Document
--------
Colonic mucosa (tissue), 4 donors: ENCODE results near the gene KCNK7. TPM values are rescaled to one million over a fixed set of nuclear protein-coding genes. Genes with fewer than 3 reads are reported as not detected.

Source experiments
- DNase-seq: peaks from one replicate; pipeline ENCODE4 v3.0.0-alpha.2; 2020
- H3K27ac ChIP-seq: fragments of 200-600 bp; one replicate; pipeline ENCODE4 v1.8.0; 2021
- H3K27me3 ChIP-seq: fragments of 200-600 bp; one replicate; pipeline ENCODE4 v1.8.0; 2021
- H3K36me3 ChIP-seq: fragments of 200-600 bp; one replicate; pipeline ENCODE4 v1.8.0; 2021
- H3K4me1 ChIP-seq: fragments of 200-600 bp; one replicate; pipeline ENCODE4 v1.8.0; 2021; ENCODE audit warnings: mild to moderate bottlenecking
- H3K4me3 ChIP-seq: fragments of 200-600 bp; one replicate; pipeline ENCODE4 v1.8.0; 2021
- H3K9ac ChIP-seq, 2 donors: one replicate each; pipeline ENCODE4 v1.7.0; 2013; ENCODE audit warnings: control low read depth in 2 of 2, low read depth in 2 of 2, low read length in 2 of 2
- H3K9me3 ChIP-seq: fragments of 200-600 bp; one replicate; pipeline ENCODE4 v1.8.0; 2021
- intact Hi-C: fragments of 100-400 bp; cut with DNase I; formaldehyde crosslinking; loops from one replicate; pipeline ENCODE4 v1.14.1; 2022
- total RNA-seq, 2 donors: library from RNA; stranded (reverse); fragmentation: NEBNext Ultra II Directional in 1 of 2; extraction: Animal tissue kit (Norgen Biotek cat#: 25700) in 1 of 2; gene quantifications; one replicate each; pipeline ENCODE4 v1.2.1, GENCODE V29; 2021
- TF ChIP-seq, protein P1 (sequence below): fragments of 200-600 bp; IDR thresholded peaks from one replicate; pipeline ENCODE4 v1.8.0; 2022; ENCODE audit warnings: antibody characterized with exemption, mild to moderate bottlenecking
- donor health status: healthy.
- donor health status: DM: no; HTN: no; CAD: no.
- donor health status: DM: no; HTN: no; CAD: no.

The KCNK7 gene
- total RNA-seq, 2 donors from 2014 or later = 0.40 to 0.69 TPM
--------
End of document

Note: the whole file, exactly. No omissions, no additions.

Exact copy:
Colonic mucosa (tissue), 4 donors: ENCODE results near the gene KCNK7. TPM values are rescaled to one million over a fixed set of nuclear protein-coding genes. Genes with fewer than 3 reads are reported as not detected.

Source experiments
- DNase-seq: peaks from one replicate; pipeline ENCODE4 v3.0.0-alpha.2; 2020
- H3K27ac ChIP-seq: fragments of 200-600 bp; one replicate; pipeline ENCODE4 v1.8.0; 2021
- H3K27me3 ChIP-seq: fragments of 200-600 bp; one replicate; pipeline ENCODE4 v1.8.0; 2021
- H3K36me3 ChIP-seq: fragments of 200-600 bp; one replicate; pipeline ENCODE4 v1.8.0; 2021
- H3K4me1 ChIP-seq: fragments of 200-600 bp; one replicate; pipeline ENCODE4 v1.8.0; 2021; ENCODE audit warnings: mild to moderate bottlenecking
- H3K4me3 ChIP-seq: fragments of 200-600 bp; one replicate; pipeline ENCODE4 v1.8.0; 2021
- H3K9ac ChIP-seq, 2 donors: one replicate each; pipeline ENCODE4 v1.7.0; 2013; ENCODE audit warnings: control low read depth in 2 of 2, low read depth in 2 of 2, low read length in 2 of 2
- H3K9me3 ChIP-seq: fragments of 200-600 bp; one replicate; pipeline ENCODE4 v1.8.0; 2021
- intact Hi-C: fragments of 100-400 bp; cut with DNase I; formaldehyde crosslinking; loops from one replicate; pipeline ENCODE4 v1.14.1; 2022
- total RNA-seq, 2 donors: library from RNA; stranded (reverse); fragmentation: NEBNext Ultra II Directional in 1 of 2; extraction: Animal tissue kit (Norgen Biotek cat#: 25700) in 1 of 2; gene quantifications; one replicate each; pipeline ENCODE4 v1.2.1, GENCODE V29; 2021
- TF ChIP-seq, protein P1 (sequence below): fragments of 200-600 bp; IDR thresholded peaks from one replicate; pipeline ENCODE4 v1.8.0; 2022; ENCODE audit warnings: antibody characterized with exemption, mild to moderate bottlenecking
- donor health status: healthy.
- donor health status: DM: no; HTN: no; CAD: no.
- donor health status: DM: no; HTN: no; CAD: no.

The KCNK7 gene
- total RNA-seq, 2 donors from 2014 or later = 0.40 to 0.69 TPM